Insurers detect 2,500 fraudulent insurance claims a week
Around 2,500 fraudulent insurance claims worth £25 million collectively are being foiled every week, according to an industry body.
More than 130,000 fraudulent claims were detected during 2015, marking a 6% increase on 2014, the Association of British Insurers (ABI) said. These frauds were valued at £1.3 billion in total.
There has been a particular increase in dishonest "slip and trip" claims being thwarted. Some 26,900 dishonest liability insurance claims, including slip and trip claims, were detected in 2015, marking a 36% increase on the previous year.
The ABI said the upswing reflects the industry's focus on an area that has been increasingly targeted by fraudsters.
Dishonest motor claims remained the most common frauds, with 70,000 fraudulent claims detected last year.
In one case highlighted by the ABI, a man was convicted of staging fake road accidents in his ice cream van. Had he been successful he would have pocketed around £100,000, the ABI said.
In another case, a policyholder had claimed for a wedding ring that she said had been lost - supplying a photo of the ring that was found to have been taken the day after the alleged loss had happened.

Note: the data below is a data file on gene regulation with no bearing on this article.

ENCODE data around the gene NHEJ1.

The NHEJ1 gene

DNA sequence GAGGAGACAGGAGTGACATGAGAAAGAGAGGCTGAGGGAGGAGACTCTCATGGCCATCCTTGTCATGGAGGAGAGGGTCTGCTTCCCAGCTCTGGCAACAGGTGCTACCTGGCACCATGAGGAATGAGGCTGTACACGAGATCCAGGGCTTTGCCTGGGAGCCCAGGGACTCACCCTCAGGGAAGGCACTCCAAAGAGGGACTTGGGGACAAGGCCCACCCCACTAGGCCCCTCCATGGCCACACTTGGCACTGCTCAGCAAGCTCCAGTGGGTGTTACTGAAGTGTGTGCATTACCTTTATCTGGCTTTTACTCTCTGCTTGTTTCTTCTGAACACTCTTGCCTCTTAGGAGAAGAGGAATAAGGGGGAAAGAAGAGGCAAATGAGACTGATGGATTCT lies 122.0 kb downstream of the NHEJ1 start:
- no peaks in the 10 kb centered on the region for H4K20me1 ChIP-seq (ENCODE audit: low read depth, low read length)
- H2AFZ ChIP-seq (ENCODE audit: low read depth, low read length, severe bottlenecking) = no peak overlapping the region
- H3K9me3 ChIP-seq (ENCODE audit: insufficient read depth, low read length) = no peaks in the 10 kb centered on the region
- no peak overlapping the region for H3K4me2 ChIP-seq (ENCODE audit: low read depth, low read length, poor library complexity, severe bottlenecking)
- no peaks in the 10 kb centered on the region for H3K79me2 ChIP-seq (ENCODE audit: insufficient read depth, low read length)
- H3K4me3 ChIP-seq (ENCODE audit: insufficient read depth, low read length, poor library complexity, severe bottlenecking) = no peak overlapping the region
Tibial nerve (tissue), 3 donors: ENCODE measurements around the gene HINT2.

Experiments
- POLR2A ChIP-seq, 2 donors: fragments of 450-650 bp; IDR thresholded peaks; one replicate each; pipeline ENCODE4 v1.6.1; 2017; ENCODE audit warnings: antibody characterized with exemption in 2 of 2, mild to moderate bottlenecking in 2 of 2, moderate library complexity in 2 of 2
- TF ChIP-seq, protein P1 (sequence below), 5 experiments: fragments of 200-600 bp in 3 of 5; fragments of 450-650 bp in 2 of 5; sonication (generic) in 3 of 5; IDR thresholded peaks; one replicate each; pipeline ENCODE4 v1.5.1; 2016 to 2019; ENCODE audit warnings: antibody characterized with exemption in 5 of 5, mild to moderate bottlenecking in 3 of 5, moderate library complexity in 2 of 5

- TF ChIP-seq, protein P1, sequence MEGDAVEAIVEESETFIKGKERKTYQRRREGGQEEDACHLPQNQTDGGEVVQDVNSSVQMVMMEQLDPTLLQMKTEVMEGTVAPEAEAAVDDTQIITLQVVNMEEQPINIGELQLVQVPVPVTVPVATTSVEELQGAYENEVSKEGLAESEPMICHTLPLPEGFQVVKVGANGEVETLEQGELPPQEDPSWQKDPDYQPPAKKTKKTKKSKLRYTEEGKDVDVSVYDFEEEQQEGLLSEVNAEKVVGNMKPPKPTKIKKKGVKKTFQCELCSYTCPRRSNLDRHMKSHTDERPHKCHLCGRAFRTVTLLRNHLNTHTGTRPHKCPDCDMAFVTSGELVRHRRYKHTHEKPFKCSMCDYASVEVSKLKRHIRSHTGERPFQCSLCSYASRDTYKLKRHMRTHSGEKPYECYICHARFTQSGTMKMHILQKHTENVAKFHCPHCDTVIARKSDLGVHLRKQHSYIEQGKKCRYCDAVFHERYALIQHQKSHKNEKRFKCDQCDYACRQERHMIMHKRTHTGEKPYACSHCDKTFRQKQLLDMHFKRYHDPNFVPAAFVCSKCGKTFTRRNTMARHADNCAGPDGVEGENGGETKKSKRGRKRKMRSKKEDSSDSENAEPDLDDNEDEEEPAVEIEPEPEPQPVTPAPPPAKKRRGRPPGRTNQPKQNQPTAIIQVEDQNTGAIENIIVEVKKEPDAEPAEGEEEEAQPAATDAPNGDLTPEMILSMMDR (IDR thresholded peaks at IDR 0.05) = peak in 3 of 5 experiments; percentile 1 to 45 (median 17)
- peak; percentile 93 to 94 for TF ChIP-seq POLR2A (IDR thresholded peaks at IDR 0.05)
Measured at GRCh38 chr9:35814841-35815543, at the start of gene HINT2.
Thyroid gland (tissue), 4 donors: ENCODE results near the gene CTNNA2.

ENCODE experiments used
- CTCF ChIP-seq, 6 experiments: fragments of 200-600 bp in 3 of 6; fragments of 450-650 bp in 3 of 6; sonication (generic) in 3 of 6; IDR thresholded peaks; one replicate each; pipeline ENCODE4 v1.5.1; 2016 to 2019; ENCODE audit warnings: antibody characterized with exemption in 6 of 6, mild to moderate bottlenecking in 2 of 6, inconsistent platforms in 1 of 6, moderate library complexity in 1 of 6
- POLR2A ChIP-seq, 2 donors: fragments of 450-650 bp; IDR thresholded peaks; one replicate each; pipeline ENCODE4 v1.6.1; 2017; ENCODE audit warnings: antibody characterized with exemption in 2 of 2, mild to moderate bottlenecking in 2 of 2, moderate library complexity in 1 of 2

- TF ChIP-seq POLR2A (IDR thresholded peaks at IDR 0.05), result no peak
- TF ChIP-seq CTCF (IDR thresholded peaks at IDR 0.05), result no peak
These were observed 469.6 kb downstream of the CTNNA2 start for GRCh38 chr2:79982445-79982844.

In some cases, claimants have been caught out by CCTV cameras.
In another case highlighted by the body, a chef claimed for injuries following an alleged fall on a wet canteen floor. The ABI said CCTV footage showed her deliberately staging the fall.
The ABI also said a man had claimed £5,000 in compensation for neck, back and arm injuries he said he had suffered following a vehicle collision in a retail car park. But CCTV footage from the retailer showed that the man was not in his car at the time.
James Dalton, the ABI's director, general insurance policy, said: "Insurance cheats do not lack nerve or ingenuity, which is why there will be no let-up in the industry's commitment to protect honest customers.
"The chances of getting caught have never been greater, and the consequences, such as a prison sentence and difficulty in getting future insurance and other financial products, have never been more severe and long-lasting."